The subject of detainee abuse did not come up, the justices said, but the way to handle deposed leader Saddam Hussein and other former Iraqi leaders did....The justices did not disclose specifics of what was discussed but said Iraqis alone should determine the appropriate punishment.
"The people of Iraq and certainly the judges there will have to come to grips in time with what to do about the former regime and leaders in it and whether some should be held criminally accountable for past crimes and, if so, where do you draw the line," O'Connor said. "We don't have answers for that," she said, noting other wartorn countries have used such prosecutions as healing experiences.
Added Kennedy: "It's not for us to enter into that debate. There was some difference of opinion, but discussed in a very rational, balanced, reflective way." ... "You have to find small islands, small pockets of stability and reliability and build out from there," Kennedy said. "And it was apparent to us ... that these dedicated jurists represent a reliable source of stability, responsibility, respect for the law." ...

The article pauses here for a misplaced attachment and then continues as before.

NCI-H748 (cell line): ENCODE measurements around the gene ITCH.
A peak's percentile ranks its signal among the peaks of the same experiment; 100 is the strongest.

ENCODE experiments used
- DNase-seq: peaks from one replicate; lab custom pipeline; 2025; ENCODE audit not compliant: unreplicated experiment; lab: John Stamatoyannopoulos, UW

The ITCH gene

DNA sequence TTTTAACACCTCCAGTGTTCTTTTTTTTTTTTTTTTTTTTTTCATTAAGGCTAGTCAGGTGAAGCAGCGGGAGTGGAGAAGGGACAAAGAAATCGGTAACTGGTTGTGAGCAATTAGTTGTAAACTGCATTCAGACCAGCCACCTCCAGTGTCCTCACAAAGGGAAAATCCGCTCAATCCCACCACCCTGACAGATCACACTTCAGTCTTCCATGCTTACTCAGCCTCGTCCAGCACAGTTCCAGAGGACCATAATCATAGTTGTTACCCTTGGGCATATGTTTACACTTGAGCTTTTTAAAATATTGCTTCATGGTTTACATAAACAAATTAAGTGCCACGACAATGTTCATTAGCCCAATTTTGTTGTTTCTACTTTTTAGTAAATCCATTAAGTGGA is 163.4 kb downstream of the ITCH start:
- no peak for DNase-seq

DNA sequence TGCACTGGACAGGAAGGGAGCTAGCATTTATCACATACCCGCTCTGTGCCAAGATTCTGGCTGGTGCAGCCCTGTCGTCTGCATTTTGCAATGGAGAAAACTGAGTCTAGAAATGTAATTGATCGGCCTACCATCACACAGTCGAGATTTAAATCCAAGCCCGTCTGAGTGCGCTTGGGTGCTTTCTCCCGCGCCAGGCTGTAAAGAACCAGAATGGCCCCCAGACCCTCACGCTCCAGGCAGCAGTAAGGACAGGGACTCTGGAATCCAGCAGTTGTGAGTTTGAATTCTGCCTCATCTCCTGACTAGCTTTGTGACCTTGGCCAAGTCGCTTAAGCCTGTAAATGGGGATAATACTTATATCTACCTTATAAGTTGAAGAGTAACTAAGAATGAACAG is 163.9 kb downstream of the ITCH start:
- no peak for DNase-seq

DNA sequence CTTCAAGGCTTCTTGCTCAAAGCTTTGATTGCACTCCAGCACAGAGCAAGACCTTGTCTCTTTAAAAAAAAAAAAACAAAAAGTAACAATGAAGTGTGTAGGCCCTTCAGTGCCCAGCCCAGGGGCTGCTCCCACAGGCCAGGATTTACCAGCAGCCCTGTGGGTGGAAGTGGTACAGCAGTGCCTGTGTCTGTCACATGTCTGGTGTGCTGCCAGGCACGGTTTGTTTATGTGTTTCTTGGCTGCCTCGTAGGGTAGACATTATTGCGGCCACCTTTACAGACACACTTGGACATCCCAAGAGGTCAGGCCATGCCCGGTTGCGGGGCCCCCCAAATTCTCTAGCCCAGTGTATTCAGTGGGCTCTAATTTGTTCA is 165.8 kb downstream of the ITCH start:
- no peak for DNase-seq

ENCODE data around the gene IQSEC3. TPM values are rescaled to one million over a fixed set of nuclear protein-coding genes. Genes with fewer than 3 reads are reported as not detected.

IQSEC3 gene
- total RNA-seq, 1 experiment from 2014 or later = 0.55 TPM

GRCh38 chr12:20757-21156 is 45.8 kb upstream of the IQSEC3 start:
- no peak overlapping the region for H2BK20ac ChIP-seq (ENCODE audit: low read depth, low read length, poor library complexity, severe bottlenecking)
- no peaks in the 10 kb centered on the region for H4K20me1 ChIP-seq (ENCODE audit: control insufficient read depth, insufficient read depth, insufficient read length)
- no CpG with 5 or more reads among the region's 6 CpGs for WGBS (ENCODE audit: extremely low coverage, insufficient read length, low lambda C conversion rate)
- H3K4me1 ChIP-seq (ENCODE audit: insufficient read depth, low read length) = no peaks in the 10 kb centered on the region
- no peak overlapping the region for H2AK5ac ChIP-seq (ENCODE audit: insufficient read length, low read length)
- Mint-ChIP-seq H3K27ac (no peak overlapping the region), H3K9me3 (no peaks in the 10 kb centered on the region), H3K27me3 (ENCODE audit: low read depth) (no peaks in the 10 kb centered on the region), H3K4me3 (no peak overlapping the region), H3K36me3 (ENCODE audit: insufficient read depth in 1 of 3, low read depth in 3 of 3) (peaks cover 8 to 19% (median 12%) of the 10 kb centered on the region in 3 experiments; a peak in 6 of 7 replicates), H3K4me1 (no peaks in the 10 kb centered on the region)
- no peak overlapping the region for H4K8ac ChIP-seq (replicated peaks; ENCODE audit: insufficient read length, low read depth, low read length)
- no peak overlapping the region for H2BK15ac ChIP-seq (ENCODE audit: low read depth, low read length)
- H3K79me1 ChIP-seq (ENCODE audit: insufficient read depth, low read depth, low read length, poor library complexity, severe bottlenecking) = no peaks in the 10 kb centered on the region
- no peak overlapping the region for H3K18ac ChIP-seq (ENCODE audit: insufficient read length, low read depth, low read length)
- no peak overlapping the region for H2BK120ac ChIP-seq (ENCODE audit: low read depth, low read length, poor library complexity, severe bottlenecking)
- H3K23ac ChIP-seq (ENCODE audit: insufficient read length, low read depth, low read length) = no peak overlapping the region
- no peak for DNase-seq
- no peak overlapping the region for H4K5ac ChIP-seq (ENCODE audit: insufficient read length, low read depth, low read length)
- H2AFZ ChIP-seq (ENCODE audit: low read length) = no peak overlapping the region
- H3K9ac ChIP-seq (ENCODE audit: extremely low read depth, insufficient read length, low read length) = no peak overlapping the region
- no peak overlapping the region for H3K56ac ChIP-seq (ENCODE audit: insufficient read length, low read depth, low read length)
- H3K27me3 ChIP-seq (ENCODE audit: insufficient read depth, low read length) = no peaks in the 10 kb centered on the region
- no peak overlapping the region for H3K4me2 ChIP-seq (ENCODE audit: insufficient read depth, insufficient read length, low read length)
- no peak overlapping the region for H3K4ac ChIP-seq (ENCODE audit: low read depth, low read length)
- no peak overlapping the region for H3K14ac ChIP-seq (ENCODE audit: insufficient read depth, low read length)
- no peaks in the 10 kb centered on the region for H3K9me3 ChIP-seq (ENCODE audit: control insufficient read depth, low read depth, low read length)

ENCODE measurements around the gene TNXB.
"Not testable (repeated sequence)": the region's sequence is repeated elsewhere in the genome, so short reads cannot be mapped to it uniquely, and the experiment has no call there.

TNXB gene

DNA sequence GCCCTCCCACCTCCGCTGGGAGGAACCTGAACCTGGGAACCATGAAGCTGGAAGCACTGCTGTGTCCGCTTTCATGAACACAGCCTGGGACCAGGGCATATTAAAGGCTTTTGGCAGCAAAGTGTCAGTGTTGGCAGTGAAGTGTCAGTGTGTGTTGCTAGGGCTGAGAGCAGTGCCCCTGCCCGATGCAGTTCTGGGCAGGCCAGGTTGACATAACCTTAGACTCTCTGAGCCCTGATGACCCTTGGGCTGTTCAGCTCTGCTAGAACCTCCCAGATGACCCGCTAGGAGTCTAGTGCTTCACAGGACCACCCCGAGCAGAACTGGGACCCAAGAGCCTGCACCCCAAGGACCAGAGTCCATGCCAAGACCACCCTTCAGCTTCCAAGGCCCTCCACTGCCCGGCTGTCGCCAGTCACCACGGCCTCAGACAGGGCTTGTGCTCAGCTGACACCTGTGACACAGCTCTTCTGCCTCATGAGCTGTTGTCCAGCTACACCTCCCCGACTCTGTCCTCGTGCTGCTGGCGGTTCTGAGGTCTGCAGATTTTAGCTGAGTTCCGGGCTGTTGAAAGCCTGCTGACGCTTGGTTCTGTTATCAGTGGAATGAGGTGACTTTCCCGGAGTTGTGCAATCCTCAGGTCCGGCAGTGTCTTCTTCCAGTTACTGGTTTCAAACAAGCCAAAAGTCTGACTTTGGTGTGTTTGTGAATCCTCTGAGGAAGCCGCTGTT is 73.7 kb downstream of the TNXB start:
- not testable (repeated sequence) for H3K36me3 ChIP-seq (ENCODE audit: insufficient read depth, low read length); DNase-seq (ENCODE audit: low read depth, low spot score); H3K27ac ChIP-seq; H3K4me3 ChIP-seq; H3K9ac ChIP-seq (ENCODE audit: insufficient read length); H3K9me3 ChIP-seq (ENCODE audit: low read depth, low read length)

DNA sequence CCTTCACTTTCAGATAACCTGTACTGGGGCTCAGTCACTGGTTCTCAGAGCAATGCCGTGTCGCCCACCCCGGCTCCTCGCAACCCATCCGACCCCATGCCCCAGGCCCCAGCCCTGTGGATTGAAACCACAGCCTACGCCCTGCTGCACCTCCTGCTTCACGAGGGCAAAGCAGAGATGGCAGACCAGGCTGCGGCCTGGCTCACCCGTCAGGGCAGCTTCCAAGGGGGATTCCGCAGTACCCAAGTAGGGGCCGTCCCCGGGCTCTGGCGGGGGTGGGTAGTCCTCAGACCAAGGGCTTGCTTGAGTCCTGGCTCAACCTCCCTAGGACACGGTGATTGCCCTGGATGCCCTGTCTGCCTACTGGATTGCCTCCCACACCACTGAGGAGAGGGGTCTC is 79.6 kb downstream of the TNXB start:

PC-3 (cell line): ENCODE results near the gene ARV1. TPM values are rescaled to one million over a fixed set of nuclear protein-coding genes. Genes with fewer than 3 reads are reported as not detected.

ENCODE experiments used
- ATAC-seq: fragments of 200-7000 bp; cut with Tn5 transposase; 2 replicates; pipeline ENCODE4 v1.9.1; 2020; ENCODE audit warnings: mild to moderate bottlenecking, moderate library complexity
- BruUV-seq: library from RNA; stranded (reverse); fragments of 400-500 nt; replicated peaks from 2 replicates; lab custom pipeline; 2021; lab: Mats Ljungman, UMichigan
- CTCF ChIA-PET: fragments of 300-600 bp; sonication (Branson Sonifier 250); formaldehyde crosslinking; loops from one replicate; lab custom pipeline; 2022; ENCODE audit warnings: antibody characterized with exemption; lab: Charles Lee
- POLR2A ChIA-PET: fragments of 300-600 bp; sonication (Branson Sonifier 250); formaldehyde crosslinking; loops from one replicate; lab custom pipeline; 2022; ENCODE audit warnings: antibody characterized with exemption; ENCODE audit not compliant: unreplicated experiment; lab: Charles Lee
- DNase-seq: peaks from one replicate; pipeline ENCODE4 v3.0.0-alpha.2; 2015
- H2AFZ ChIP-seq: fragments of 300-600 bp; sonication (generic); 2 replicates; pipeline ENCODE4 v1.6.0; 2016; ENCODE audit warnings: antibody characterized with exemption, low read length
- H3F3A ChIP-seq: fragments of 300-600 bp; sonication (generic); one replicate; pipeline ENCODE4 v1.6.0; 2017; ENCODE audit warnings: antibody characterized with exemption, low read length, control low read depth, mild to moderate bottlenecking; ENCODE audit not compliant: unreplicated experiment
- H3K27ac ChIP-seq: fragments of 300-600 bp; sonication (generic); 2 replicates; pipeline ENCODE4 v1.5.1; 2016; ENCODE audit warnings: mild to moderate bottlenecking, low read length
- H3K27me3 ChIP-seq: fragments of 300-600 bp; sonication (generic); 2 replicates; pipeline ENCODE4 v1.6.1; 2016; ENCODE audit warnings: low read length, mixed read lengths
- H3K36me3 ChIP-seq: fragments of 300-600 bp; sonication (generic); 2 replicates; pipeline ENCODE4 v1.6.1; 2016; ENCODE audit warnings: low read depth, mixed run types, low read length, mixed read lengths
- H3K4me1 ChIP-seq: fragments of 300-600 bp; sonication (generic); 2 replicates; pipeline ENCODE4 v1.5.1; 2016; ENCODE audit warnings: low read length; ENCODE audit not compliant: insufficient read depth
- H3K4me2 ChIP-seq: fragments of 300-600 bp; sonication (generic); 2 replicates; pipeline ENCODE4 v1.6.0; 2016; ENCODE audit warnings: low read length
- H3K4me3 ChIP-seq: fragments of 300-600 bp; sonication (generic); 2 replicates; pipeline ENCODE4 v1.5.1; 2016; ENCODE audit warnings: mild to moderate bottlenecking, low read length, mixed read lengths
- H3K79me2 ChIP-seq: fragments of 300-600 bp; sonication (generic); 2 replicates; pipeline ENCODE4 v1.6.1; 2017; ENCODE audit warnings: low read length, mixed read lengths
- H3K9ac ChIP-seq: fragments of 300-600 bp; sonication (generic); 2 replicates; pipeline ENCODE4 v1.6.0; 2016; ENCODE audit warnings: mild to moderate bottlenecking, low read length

On the issue of Iraqi inmate abuse at the hands of U.S. military personnel, Kennedy said the Iraqi judges "innately knew, instinctively knew how concerned we were. They also knew that we can't really comment because we are actually in the legal system where we have review of military court-martials."
"They also knew we represent a process that is open, that recognizes that human fallibility is the reason we have democracy," he said.
One can only speculate about what effect the abuse of Iraqi detainees might have on the Justices' reasoning about the power of the President with respect to the Guantanamo detainees. The comments of the Justices are typically inscrutable. We are left to "innately ... instinctively" divine what they might be thinking.